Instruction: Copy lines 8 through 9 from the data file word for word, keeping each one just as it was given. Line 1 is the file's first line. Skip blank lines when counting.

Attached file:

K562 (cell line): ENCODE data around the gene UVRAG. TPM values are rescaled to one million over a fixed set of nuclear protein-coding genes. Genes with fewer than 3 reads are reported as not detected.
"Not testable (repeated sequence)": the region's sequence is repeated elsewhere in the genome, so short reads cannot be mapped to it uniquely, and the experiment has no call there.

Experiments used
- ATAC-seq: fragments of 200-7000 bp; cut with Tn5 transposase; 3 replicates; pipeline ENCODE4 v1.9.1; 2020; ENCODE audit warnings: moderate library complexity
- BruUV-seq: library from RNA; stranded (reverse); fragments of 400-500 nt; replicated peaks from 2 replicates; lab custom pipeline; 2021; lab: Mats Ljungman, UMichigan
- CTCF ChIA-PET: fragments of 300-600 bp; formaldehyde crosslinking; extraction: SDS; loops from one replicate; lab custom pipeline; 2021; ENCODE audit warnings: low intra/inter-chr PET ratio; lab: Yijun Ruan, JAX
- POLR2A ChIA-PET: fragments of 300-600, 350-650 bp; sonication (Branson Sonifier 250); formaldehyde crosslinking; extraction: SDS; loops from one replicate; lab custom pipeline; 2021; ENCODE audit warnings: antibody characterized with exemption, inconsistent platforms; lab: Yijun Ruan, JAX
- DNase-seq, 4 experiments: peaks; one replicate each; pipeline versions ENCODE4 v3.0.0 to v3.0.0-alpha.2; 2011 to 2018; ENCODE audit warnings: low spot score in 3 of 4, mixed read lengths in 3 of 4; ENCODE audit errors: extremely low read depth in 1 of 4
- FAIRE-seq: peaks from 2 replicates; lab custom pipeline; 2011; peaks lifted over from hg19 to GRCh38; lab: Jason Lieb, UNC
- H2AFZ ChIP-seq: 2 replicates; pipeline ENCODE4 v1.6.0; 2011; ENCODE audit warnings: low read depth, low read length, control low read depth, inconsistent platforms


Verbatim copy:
- DNase-seq, 4 experiments: peaks; one replicate each; pipeline versions ENCODE4 v3.0.0 to v3.0.0-alpha.2; 2011 to 2018; ENCODE audit warnings: low spot score in 3 of 4, mixed read lengths in 3 of 4; ENCODE audit errors: extremely low read depth in 1 of 4
- FAIRE-seq: peaks from 2 replicates; lab custom pipeline; 2011; peaks lifted over from hg19 to GRCh38; lab: Jason Lieb, UNC